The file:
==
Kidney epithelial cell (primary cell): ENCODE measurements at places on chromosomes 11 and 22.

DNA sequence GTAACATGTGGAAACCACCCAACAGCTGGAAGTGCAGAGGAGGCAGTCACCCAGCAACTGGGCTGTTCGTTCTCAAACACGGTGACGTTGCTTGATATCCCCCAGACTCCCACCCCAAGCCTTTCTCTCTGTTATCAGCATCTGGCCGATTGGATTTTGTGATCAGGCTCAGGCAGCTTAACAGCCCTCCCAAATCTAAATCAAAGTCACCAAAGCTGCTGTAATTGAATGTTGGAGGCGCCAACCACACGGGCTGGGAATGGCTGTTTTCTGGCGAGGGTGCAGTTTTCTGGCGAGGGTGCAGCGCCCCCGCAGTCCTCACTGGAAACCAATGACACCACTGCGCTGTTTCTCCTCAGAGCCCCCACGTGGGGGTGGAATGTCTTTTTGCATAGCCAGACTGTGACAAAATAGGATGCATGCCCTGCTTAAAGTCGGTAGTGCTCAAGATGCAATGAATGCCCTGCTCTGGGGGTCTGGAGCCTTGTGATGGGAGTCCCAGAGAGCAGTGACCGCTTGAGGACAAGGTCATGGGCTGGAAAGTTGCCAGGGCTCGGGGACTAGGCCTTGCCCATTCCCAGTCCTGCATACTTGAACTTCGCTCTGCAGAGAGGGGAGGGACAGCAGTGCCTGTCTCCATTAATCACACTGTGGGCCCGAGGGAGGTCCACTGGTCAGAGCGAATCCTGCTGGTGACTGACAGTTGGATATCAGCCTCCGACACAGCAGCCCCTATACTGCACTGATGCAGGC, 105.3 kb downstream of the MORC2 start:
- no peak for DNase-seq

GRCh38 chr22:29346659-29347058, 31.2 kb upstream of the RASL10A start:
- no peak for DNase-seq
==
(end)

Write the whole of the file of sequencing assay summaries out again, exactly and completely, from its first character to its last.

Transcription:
Kidney epithelial cell (primary cell): ENCODE measurements at places on chromosomes 11 and 22.

DNA sequence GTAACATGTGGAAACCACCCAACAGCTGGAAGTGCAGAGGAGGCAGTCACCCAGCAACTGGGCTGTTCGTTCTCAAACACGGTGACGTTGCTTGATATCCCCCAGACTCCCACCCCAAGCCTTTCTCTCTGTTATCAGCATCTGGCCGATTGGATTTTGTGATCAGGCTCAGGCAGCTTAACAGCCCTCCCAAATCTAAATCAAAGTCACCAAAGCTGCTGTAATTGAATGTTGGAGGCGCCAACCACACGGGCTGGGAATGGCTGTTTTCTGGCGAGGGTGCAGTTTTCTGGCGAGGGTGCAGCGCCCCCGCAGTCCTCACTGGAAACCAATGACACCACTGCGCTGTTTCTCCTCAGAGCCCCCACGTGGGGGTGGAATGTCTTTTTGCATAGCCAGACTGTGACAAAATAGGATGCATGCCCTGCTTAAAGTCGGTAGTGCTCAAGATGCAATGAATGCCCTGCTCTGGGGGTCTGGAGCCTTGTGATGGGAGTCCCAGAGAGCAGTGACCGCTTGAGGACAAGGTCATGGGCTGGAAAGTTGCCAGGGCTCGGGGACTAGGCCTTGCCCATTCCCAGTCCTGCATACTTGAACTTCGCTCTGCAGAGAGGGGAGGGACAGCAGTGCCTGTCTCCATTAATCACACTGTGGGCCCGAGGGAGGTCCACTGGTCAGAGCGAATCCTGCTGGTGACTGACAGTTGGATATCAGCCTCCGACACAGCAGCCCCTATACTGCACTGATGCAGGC, 105.3 kb downstream of the MORC2 start:
- no peak for DNase-seq

GRCh38 chr22:29346659-29347058, 31.2 kb upstream of the RASL10A start:
- no peak for DNase-seq